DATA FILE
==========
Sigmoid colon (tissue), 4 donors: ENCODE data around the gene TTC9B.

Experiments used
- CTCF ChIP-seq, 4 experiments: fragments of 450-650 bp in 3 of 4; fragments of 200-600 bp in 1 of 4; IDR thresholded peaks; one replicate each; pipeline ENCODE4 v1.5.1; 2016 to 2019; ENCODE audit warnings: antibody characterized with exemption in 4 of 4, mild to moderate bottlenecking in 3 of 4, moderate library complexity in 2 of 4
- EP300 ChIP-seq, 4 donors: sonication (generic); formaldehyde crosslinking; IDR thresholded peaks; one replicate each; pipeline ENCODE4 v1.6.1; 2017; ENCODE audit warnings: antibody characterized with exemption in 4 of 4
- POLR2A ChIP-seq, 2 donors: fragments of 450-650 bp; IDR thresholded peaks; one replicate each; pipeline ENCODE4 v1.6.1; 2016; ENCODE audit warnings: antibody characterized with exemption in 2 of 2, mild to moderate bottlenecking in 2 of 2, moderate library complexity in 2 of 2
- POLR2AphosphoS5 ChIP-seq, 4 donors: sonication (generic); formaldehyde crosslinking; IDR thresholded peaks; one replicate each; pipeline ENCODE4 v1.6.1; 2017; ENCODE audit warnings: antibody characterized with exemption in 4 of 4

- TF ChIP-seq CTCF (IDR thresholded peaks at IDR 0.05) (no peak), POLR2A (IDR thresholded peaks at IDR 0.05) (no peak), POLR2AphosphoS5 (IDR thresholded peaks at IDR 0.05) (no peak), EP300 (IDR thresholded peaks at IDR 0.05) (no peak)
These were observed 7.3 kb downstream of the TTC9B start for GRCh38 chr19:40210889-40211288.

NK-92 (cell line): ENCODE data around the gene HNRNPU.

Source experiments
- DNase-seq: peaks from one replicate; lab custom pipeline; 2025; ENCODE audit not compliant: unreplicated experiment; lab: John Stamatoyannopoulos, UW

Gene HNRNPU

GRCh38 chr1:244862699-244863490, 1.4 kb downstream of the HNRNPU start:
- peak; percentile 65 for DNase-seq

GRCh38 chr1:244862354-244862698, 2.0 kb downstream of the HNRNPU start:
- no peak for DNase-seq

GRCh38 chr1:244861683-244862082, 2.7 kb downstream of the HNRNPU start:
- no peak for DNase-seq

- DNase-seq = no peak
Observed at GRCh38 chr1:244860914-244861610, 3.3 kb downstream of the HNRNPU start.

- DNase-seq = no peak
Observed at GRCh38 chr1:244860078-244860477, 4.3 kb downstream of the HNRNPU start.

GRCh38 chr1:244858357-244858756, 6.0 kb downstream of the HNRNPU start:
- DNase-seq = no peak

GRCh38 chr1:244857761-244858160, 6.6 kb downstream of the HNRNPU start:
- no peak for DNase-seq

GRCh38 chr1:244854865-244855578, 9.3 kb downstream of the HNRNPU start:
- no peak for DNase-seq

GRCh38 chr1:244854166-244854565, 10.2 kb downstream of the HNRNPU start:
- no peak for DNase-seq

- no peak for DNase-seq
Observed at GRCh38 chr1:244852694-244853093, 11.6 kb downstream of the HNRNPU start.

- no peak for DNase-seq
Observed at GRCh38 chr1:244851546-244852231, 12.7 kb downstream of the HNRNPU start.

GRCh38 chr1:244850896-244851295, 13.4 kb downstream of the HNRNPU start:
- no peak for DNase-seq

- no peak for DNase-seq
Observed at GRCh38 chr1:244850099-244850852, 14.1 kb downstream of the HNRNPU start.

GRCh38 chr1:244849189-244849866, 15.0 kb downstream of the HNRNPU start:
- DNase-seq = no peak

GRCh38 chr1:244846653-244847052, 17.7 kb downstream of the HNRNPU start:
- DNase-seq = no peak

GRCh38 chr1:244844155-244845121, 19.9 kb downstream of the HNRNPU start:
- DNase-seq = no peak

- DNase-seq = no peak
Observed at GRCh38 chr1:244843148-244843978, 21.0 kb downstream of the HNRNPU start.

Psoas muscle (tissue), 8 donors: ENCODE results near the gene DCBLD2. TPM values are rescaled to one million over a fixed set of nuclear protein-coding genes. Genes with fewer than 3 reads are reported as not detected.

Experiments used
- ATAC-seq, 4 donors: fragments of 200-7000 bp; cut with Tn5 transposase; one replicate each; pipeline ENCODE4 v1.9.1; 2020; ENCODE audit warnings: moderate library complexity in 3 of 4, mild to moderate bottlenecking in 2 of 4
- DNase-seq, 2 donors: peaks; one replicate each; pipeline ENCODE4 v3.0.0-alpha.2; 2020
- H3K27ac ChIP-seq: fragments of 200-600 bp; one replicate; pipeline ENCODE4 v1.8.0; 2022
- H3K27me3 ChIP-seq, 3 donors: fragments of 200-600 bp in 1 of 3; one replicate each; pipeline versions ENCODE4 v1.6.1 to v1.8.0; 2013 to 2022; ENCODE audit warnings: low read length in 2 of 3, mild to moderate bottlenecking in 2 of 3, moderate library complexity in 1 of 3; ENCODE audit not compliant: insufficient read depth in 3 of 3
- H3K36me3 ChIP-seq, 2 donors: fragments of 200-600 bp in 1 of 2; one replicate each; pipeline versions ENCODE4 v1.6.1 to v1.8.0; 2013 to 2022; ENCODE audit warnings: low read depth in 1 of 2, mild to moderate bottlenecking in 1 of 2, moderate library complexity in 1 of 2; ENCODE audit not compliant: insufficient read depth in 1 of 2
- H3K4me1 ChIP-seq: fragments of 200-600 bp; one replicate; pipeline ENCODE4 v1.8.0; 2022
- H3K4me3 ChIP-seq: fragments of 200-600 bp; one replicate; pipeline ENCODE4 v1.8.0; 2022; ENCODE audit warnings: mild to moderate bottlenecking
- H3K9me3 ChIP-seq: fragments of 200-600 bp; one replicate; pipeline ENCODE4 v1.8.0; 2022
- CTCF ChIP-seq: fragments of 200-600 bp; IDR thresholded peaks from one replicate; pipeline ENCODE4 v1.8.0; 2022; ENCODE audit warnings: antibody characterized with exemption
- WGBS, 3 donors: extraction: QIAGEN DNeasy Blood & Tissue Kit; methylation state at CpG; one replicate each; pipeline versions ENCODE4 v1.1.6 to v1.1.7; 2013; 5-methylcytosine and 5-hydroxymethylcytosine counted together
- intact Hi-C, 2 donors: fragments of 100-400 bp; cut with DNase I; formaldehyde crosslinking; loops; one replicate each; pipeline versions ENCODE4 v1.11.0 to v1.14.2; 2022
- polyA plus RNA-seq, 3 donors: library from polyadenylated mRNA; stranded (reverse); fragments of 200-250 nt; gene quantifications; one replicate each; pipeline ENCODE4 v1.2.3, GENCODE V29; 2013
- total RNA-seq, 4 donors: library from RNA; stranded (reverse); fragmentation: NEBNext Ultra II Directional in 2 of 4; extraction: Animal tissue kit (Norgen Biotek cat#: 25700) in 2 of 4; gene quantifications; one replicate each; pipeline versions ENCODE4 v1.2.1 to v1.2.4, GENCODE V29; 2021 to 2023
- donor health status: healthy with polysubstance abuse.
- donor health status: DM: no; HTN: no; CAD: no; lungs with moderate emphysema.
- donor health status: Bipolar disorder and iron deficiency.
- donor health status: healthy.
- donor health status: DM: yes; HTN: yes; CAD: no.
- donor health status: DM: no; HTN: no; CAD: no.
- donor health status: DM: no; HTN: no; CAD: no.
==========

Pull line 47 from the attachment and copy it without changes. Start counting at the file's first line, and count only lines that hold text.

Psoas muscle (tissue), 8 donors: ENCODE results near the gene DCBLD2. TPM values are rescaled to one million over a fixed set of nuclear protein-coding genes. Genes with fewer than 3 reads are reported as not detected.